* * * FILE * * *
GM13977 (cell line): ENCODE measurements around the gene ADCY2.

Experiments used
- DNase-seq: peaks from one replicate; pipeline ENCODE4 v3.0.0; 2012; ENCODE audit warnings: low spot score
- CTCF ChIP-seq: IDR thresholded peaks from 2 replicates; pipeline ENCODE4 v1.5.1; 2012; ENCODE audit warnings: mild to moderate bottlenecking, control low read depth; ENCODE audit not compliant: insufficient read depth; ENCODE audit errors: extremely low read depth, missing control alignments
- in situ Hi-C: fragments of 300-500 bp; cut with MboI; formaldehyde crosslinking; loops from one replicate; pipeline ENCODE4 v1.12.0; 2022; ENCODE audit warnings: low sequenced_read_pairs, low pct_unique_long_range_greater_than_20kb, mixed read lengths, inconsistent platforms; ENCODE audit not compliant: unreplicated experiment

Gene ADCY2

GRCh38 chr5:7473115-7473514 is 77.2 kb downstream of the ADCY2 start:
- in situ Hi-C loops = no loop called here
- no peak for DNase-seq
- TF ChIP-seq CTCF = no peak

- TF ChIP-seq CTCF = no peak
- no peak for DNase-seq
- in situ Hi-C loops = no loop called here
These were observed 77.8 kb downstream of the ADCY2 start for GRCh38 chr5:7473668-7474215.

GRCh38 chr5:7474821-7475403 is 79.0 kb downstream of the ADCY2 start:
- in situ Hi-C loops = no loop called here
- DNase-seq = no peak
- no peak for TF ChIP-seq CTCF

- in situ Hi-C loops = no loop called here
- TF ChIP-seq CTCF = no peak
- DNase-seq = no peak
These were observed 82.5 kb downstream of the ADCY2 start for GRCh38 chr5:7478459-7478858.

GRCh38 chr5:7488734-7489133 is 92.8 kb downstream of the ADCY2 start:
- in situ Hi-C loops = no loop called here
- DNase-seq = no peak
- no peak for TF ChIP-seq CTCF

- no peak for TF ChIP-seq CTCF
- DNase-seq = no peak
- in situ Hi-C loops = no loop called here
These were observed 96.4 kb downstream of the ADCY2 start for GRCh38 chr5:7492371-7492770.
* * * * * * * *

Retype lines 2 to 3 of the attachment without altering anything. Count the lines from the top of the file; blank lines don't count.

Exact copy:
Experiments used
- DNase-seq: peaks from one replicate; pipeline ENCODE4 v3.0.0; 2012; ENCODE audit warnings: low spot score